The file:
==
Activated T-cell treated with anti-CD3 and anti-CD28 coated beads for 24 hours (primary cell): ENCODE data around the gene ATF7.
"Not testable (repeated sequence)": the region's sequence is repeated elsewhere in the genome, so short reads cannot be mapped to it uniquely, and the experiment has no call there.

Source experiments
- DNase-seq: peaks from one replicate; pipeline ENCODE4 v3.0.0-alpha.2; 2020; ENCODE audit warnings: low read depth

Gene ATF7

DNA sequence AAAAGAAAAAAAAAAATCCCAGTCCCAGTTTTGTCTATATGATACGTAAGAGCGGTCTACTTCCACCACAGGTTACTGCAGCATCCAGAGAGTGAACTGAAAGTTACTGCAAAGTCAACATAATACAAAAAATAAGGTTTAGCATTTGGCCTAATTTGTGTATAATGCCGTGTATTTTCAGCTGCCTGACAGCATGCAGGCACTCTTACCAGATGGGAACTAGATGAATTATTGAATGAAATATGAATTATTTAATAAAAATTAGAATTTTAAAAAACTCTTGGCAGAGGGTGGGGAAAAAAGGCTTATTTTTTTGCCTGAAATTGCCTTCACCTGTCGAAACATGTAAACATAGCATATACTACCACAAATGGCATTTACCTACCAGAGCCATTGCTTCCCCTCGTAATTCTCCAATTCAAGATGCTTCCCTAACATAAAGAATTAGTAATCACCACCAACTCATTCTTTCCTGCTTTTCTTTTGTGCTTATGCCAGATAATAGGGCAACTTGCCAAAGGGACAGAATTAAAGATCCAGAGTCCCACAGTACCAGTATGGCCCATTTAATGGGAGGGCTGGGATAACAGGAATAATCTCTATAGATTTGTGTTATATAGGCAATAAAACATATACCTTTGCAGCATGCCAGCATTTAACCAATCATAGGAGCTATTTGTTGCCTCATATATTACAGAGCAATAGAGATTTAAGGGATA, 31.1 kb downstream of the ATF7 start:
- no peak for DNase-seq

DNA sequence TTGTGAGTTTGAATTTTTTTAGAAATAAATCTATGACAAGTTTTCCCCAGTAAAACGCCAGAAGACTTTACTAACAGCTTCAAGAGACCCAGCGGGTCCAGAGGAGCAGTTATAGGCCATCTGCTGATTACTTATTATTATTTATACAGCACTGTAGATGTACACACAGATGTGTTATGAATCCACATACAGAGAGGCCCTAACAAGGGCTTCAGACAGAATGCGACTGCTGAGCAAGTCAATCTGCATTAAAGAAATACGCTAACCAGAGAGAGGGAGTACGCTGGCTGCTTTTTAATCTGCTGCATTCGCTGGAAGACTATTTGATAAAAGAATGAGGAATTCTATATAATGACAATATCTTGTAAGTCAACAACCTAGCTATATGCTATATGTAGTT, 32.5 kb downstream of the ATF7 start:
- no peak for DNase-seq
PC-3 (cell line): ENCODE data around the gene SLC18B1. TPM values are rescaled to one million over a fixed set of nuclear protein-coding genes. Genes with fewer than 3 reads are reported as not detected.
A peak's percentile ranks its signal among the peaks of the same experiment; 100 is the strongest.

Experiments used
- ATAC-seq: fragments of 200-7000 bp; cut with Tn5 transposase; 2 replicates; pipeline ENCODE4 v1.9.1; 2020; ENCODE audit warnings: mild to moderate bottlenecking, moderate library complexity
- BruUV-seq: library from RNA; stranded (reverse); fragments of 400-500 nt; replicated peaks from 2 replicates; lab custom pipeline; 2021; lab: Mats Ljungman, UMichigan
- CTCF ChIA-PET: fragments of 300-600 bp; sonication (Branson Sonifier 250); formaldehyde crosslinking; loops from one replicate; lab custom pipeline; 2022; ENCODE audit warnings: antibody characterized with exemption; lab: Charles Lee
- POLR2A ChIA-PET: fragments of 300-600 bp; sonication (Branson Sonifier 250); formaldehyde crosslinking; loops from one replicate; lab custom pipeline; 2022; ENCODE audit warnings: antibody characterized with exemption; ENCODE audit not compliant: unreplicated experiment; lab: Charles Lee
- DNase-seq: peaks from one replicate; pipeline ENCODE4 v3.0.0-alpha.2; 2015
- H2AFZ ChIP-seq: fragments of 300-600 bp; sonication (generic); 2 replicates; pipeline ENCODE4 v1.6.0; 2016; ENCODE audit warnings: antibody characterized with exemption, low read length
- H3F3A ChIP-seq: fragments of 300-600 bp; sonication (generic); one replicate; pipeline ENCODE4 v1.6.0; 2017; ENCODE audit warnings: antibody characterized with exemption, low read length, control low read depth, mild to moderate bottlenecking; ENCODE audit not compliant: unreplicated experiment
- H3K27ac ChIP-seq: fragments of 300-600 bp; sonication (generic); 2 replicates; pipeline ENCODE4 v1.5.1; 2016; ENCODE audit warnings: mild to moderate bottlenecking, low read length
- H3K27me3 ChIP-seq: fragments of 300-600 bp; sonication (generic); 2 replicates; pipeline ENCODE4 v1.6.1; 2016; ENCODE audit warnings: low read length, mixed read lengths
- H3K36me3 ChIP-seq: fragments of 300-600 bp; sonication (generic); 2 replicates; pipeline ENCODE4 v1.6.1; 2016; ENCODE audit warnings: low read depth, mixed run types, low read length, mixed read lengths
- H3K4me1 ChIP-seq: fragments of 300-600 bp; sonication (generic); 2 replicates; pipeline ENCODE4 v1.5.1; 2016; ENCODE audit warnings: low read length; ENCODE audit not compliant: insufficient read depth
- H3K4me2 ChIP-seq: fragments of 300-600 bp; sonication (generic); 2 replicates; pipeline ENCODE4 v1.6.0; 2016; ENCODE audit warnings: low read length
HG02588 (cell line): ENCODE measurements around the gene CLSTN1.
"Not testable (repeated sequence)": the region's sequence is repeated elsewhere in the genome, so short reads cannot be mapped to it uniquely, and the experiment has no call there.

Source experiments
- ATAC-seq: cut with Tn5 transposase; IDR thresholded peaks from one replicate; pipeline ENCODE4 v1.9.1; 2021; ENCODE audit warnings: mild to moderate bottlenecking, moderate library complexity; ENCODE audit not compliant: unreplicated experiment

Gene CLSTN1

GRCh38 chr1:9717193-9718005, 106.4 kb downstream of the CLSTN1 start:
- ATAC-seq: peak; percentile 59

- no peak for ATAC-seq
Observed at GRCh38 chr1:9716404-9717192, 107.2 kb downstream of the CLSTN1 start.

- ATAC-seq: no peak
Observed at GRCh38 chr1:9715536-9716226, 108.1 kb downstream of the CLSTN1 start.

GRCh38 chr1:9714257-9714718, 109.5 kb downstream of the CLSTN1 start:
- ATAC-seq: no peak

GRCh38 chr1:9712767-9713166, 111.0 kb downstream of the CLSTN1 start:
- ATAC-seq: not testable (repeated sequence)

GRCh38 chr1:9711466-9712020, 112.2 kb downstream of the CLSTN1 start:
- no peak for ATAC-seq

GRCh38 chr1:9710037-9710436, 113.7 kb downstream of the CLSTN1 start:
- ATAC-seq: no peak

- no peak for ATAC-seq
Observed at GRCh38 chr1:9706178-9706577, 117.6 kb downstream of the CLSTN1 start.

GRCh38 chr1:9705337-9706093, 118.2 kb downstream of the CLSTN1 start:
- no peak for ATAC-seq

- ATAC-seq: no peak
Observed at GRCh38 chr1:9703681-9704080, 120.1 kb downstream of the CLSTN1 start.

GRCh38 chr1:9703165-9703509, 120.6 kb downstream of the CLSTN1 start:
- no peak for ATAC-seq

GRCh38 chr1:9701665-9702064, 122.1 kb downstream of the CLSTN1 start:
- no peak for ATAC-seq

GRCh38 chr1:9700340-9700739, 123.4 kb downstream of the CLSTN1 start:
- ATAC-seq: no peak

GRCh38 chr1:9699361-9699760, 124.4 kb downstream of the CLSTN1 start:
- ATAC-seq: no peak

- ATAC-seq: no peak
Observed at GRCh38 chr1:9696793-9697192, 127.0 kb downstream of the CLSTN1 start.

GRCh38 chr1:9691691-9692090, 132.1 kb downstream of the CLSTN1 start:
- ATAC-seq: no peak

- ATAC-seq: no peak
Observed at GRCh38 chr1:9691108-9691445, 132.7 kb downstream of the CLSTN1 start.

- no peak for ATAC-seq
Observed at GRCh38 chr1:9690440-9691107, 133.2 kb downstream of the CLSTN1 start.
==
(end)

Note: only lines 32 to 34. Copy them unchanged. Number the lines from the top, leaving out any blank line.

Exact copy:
- no peak for ATAC-seq
Observed at GRCh38 chr1:9716404-9717192, 107.2 kb downstream of the CLSTN1 start.

- ATAC-seq: no peak